AVHRR HRPT level 0 raw telemetry data are acquired at the Arctic and
Antarctic Research Center (AARC) on selective passes by satellite
receivers located at McMurdo Station, Antarctica (77 degrees, 51
minutes S, 166 degrees, 40 minutes E.) and Palmer Station, Antarctic
Peninsula (64 degrees, 46 minutes S, 64 degrees, 4 minutes ... W.)
Generally, most of the Antarctic continent and its coastline are
covered daily. Swaths are 2250 kilometers long and generally start or
end over the extreme South Pacific Ocean adjacent to the Ross Sea.
Data collection from Palmer Station covers the land areas of West
Antarctica, Southern South America, the South Atlantic including the
Falkland Islands and the South Orkney Islands, and the Drake Passage
and portions of the South Pacific Ocean. Continuous data collection at
the McMurdo Station began on 26 October 1987. Data are also archived
for 30 October 1985 - 2 December 1985 and for 30 October 1986 - 30
January 1987. Continuous data collection began at the Palmer Station 3
The data resolution is 1100 meters at subtrack, 4000 - 6000 meters at
limb; 360 scans per minute. Satellite revisit time is twice daily,
however, due to the proximity to the South Pole, 14 passes a day are
received at McMurdo and 10 passes a day are received at Palmer from
Data are acquired, archived, processed for requesters, and distributed
by the Arctic & Antarctic Research Center (AARC). Processing of the
raw data will depend on the requirements of the requester, but a
typical sequence might be as follows:
+ Reformat raw data for extraction; up to 10 missing scan lines can be
interpolated by the software.
+ Calibrate the reformatted data to convert from brightness values to
+ Apply the moisture/atmospheric correction.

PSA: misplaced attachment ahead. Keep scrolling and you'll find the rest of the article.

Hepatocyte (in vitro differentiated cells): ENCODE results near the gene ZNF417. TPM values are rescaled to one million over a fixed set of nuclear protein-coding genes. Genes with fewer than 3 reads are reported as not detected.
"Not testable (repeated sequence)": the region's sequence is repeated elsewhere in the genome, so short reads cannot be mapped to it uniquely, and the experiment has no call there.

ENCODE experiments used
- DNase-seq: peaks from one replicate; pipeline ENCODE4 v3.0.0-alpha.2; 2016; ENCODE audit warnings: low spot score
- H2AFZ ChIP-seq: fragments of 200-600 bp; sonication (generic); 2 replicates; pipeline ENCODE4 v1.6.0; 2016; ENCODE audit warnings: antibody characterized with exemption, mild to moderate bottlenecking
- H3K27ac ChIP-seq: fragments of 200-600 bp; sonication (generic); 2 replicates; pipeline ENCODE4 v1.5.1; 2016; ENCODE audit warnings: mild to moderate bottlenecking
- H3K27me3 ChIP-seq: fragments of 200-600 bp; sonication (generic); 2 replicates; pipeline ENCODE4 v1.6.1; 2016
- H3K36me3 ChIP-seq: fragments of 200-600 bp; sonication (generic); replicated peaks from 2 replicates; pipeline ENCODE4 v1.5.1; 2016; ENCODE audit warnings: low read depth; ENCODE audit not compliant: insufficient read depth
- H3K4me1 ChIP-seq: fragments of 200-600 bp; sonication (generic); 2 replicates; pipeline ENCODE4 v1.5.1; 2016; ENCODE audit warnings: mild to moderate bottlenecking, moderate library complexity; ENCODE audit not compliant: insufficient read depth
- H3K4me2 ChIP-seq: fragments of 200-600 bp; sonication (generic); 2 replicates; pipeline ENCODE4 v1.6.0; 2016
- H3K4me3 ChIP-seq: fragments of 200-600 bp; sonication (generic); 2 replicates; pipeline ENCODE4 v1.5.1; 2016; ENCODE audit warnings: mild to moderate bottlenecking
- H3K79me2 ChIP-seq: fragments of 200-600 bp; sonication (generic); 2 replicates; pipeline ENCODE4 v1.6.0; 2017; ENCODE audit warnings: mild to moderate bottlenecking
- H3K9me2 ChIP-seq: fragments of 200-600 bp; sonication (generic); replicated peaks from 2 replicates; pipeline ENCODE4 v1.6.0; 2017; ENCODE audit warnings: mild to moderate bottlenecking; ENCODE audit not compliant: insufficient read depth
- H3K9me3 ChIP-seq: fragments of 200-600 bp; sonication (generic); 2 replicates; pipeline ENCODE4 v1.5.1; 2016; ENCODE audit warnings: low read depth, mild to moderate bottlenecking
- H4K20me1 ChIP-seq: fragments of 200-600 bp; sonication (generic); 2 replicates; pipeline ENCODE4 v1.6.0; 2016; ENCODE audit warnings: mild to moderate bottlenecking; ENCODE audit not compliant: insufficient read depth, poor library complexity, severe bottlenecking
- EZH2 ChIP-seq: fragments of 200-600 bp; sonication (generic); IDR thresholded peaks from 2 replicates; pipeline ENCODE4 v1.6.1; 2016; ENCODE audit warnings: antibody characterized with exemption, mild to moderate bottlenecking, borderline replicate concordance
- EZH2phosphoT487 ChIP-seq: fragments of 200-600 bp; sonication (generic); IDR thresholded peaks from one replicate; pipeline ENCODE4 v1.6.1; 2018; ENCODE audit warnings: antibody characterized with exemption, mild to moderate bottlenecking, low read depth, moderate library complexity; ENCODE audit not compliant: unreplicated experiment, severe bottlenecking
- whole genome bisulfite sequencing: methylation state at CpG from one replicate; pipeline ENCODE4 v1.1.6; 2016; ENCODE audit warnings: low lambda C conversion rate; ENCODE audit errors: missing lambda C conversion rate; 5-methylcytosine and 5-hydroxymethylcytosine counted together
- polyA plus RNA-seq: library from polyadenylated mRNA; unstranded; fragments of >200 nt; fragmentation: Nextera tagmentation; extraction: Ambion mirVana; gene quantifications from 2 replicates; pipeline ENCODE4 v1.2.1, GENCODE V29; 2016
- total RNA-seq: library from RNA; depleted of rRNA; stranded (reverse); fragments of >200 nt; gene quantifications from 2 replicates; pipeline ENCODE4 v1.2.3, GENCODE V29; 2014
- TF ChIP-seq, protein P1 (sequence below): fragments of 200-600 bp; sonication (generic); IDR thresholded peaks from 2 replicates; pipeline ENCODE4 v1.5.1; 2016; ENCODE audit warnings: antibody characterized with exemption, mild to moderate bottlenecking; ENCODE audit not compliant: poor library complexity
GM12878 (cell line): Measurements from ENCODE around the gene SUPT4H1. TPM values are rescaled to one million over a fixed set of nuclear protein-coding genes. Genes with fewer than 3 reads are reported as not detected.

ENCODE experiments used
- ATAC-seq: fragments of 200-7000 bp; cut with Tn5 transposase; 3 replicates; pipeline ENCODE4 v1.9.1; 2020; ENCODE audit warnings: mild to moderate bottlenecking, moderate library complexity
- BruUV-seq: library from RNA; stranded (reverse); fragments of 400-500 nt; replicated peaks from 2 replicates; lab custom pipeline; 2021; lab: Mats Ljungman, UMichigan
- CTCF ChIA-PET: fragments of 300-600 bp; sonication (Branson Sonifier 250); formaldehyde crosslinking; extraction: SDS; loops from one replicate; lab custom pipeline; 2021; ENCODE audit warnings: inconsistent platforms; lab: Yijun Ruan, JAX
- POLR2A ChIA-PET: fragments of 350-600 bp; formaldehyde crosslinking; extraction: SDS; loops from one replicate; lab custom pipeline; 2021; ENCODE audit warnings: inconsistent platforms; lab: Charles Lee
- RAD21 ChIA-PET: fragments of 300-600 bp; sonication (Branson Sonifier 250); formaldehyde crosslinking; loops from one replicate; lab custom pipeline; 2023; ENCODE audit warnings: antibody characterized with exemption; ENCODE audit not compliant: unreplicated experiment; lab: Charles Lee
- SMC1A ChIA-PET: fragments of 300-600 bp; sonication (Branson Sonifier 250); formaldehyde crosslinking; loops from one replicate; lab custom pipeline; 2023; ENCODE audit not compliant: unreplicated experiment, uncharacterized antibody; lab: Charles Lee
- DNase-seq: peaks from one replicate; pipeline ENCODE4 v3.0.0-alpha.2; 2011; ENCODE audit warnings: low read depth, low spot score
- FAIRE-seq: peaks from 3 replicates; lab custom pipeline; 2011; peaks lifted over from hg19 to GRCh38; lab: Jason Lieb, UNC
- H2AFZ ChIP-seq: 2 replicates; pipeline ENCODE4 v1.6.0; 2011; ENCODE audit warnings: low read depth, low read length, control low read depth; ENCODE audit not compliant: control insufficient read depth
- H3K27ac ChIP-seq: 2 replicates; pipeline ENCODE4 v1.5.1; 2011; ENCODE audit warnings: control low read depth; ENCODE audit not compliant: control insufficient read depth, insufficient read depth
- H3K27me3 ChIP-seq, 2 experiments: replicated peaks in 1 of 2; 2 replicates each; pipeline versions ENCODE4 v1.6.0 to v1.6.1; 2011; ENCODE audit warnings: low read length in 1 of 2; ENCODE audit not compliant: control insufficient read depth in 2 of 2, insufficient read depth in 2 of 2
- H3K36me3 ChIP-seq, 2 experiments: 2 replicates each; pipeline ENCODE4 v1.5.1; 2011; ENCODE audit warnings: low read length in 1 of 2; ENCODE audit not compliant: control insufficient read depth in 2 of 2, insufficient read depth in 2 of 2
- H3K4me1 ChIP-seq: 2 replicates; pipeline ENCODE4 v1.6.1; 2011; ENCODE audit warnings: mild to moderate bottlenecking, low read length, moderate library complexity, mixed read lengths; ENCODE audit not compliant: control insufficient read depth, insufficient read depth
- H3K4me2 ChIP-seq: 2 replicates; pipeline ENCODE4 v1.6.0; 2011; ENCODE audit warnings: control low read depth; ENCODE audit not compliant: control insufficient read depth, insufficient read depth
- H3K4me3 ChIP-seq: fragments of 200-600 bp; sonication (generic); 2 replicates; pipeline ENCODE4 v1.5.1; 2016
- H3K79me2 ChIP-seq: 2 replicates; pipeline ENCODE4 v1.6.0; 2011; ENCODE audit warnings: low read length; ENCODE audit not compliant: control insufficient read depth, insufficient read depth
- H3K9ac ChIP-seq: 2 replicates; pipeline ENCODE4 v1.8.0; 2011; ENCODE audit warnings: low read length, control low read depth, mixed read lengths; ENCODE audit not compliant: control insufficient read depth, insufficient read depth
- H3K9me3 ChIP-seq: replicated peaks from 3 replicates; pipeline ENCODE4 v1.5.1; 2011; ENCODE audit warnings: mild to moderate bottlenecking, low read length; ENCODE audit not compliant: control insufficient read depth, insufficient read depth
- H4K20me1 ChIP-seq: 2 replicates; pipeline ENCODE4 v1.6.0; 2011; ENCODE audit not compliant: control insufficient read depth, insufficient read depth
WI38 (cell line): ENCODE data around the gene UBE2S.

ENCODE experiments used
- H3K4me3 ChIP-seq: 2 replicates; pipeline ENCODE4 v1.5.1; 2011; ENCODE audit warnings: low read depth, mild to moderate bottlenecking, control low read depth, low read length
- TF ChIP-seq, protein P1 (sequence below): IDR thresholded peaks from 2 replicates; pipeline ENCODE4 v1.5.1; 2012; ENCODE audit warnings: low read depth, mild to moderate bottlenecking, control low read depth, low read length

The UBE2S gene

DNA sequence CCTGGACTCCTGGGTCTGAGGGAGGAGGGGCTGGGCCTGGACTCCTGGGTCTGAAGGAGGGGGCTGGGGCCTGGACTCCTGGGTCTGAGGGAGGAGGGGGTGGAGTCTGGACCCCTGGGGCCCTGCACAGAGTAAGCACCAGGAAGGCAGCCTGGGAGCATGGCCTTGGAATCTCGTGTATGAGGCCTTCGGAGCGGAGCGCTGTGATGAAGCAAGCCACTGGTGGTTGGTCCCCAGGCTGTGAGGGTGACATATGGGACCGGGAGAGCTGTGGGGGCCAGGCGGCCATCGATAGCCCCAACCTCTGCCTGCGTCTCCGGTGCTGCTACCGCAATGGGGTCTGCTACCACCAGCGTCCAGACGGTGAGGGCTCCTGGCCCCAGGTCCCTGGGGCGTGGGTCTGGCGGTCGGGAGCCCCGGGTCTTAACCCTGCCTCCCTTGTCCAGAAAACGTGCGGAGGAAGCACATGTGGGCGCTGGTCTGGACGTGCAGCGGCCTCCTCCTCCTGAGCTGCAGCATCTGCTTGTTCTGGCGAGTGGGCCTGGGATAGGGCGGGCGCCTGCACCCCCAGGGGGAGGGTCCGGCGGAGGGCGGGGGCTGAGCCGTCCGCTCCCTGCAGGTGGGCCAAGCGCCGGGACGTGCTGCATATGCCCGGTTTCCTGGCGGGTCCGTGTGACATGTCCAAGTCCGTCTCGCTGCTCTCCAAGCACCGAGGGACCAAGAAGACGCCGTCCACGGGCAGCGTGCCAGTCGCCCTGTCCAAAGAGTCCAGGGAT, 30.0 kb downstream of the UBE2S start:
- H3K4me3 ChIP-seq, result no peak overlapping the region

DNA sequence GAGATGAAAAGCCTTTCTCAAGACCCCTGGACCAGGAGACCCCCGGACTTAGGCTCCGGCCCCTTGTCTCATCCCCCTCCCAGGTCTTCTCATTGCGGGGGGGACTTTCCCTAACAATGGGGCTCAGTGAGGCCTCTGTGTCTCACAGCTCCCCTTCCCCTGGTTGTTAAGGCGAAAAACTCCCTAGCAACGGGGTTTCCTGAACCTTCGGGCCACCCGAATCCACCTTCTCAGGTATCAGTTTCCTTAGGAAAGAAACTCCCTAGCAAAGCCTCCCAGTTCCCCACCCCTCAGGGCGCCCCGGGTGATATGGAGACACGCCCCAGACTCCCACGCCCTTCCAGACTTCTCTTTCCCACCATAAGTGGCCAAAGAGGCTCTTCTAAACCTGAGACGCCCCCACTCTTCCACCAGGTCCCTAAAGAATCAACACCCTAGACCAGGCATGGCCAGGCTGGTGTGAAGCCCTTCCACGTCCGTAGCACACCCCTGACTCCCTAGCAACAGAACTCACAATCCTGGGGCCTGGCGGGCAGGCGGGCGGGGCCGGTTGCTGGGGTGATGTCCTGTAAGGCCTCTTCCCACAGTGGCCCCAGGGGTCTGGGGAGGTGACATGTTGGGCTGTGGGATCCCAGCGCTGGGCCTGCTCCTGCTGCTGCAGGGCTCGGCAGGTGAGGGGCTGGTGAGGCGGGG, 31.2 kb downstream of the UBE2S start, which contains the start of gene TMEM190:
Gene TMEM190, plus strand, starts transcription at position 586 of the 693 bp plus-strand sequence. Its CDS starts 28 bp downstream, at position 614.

+ Register selected data to the user-specified grid.
+ Transfer to user-specified medium. Some examples are tape, diskette,
photographic product, or file format for electronic transfer.
About 95 percent of the presently archived data have been cataloged on
our online directory. Data dropouts, caused by transmission
interference due to solar flare activity, occur in some images; the
processing software can smooth the data if fewer than 10 scan lines
are missing. All archived images contain usable data.
Processed data are binary byte arrays of user-defined size. Full
spacecraft attitude correction and earth correction routines are
applied to the raw data to create the products. Orbital elements,
equator crossings, altitude and period of the spacecraft are generated
for the raw data using the AARC scientific workstation. Data products
can be gridded to a user-specified grid.
Data are also available in raw form (10 bits of information stored in
a 16 bit word) on 4mm DDS2 or DDS3 DAT cassettes or DLT7000 tapes.
Users would need access to an 4mm DAT or DLT7000 reader. An
alternative method to access the digital archive is to use the Sun
Workstations located at the AARC, Scripps Institution of Oceanography.
AARC personnel can be contacted for access information.